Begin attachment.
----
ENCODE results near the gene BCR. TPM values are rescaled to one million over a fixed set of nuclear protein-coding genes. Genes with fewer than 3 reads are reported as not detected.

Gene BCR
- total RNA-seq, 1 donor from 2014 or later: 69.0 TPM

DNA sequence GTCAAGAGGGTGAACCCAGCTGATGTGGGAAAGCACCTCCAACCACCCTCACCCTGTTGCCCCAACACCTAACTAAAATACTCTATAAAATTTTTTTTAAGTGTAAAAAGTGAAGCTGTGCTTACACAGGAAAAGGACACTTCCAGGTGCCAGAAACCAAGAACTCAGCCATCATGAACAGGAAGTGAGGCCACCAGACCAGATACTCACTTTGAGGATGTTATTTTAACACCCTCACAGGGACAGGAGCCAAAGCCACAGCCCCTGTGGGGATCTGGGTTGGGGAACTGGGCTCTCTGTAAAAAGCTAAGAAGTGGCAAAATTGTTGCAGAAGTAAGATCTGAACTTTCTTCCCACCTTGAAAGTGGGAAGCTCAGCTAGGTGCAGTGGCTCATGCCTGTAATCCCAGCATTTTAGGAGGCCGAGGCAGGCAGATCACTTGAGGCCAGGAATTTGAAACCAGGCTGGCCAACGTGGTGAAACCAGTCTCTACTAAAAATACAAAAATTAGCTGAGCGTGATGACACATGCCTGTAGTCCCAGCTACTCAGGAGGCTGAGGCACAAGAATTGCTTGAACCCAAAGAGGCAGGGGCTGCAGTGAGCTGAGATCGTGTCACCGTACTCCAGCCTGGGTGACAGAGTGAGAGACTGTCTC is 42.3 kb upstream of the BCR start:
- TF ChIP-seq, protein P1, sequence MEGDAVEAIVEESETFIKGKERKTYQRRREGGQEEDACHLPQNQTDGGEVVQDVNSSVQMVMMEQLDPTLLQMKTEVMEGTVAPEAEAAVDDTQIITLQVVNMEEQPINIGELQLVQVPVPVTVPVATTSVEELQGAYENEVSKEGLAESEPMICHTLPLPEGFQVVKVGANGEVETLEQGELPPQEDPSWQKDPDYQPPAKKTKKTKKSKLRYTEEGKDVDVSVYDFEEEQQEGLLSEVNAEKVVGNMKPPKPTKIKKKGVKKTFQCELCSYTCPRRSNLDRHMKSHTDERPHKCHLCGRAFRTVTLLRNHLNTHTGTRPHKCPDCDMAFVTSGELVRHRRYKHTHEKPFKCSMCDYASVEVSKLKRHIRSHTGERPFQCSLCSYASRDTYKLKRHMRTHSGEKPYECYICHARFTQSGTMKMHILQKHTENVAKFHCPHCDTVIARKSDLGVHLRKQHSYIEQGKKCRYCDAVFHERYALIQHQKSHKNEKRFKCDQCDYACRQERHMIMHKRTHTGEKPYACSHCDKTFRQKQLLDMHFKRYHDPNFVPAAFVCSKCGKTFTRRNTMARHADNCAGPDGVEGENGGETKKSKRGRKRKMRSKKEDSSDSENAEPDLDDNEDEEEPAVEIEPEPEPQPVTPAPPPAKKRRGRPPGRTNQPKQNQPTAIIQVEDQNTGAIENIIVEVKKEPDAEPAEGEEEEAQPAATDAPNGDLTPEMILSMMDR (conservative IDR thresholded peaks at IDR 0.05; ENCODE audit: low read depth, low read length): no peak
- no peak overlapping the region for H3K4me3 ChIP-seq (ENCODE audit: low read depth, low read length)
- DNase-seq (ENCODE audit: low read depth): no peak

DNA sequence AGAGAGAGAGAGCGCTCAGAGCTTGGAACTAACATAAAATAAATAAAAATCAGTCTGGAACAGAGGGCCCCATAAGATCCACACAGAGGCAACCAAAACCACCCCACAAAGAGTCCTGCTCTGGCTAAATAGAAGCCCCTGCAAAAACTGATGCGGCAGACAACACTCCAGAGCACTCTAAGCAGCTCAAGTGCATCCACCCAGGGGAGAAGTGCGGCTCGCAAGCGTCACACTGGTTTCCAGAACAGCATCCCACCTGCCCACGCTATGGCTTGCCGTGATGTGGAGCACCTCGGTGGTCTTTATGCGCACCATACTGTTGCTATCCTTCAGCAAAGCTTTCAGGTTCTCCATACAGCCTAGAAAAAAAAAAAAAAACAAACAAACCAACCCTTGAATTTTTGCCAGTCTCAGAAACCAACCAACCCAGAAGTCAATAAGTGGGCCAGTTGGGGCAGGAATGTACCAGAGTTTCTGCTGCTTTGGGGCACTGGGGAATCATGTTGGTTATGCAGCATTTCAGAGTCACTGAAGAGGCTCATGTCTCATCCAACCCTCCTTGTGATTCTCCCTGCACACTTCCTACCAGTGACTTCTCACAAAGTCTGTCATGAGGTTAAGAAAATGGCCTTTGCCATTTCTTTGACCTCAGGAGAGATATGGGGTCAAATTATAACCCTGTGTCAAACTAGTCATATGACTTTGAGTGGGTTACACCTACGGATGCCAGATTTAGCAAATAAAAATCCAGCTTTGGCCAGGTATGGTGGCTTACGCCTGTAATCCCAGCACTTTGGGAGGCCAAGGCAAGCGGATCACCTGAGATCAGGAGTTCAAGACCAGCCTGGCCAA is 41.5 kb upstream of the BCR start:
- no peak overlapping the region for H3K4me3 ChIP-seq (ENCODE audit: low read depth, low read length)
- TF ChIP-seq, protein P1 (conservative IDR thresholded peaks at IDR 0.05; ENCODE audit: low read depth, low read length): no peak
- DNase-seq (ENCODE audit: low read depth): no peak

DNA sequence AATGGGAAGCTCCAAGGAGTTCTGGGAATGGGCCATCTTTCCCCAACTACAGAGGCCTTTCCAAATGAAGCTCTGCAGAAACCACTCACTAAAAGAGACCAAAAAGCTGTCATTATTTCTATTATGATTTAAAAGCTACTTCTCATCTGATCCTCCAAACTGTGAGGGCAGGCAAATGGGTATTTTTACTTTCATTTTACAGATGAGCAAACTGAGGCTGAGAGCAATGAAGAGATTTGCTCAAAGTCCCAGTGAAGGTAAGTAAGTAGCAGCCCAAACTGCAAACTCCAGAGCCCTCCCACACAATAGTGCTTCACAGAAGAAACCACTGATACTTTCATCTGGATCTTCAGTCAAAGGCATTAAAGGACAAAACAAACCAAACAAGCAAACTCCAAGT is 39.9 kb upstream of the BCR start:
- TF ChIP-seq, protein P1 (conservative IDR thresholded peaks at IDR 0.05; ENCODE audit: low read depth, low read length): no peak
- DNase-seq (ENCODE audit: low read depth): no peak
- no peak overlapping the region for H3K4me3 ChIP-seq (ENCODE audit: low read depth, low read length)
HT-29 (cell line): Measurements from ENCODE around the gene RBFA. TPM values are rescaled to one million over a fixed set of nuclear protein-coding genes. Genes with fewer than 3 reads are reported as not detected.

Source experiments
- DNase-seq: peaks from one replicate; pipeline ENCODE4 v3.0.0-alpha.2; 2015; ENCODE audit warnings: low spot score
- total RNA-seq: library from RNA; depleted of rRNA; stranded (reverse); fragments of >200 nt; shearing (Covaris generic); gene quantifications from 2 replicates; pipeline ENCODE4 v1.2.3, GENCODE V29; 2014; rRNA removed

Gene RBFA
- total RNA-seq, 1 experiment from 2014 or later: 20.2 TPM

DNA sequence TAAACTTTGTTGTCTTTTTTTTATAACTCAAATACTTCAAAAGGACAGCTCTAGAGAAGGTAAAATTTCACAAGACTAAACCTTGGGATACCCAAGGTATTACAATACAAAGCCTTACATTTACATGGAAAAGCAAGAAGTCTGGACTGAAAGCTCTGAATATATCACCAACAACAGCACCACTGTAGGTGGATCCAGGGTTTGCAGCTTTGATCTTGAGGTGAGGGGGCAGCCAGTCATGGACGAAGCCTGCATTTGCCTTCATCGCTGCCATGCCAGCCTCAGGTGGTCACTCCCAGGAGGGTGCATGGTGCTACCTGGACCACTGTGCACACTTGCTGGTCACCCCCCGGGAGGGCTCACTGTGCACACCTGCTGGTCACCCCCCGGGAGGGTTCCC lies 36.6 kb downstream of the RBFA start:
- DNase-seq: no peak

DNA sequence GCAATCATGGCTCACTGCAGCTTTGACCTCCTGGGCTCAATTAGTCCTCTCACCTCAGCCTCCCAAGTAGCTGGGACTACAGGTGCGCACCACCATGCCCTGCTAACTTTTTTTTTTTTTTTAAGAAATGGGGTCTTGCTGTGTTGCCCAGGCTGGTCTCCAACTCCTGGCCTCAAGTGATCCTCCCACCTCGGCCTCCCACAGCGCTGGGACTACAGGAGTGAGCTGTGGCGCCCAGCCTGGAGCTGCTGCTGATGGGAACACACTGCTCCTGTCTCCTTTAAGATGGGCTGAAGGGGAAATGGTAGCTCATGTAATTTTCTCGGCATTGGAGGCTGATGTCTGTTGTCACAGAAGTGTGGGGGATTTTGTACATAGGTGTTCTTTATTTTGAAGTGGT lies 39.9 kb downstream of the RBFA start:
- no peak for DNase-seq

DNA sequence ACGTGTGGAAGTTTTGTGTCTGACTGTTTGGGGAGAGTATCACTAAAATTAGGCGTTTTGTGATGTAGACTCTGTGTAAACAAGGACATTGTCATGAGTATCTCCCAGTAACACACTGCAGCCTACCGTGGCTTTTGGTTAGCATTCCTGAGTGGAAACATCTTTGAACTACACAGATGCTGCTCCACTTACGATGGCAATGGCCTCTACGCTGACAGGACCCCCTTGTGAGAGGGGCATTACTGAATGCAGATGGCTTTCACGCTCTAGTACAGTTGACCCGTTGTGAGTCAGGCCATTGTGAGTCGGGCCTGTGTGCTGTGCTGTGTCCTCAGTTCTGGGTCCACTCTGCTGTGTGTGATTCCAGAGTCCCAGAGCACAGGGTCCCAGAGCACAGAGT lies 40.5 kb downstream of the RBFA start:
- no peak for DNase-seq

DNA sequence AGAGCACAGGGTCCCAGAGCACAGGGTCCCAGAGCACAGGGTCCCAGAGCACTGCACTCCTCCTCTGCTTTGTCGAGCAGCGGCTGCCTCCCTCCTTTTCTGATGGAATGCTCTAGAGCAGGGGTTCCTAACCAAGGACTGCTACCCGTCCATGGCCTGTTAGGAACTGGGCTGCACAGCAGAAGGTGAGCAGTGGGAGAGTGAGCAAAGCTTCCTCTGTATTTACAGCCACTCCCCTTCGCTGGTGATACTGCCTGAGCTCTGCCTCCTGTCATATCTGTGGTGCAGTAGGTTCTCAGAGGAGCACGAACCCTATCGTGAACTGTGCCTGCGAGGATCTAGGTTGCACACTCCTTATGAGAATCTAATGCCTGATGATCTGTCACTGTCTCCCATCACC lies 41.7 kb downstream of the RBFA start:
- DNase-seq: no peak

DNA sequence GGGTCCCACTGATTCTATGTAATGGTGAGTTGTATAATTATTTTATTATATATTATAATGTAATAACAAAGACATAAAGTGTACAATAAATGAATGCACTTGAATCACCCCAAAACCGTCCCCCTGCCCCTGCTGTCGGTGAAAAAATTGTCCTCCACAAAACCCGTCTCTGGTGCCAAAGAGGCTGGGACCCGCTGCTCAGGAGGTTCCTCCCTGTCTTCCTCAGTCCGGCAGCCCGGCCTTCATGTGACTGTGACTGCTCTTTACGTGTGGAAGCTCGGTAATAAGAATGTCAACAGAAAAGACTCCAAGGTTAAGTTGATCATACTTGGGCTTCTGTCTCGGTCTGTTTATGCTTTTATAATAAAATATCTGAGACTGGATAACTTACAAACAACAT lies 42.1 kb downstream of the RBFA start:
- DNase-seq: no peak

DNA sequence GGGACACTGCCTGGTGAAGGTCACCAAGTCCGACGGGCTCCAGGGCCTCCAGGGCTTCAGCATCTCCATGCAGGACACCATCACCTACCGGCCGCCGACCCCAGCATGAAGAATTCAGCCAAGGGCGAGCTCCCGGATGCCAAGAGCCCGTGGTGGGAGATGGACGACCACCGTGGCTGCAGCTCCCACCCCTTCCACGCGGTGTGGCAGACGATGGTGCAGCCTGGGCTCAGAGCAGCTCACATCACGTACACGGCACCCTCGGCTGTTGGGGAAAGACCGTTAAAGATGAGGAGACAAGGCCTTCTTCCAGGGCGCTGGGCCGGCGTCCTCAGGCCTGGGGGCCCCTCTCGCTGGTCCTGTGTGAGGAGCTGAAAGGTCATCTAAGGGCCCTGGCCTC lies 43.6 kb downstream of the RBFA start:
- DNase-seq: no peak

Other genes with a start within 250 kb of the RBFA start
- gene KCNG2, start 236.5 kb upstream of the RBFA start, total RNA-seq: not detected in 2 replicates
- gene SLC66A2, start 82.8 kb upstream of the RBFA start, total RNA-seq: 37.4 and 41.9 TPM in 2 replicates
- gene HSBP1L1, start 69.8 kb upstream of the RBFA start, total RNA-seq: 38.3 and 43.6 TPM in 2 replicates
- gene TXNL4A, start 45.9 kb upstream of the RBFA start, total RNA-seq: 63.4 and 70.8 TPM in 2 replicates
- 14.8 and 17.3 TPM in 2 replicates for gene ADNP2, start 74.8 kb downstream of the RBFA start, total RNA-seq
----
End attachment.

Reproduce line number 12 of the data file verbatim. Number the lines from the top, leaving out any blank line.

DNA sequence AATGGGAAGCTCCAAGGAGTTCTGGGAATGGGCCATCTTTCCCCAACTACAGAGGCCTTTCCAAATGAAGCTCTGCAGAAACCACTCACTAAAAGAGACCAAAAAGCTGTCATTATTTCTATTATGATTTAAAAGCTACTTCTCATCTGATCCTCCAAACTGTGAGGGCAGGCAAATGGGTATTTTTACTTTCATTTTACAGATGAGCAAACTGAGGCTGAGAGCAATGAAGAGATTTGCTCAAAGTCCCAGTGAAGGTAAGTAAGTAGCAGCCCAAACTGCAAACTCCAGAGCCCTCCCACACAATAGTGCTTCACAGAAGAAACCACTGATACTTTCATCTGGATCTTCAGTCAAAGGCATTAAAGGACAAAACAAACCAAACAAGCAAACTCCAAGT is 39.9 kb upstream of the BCR start: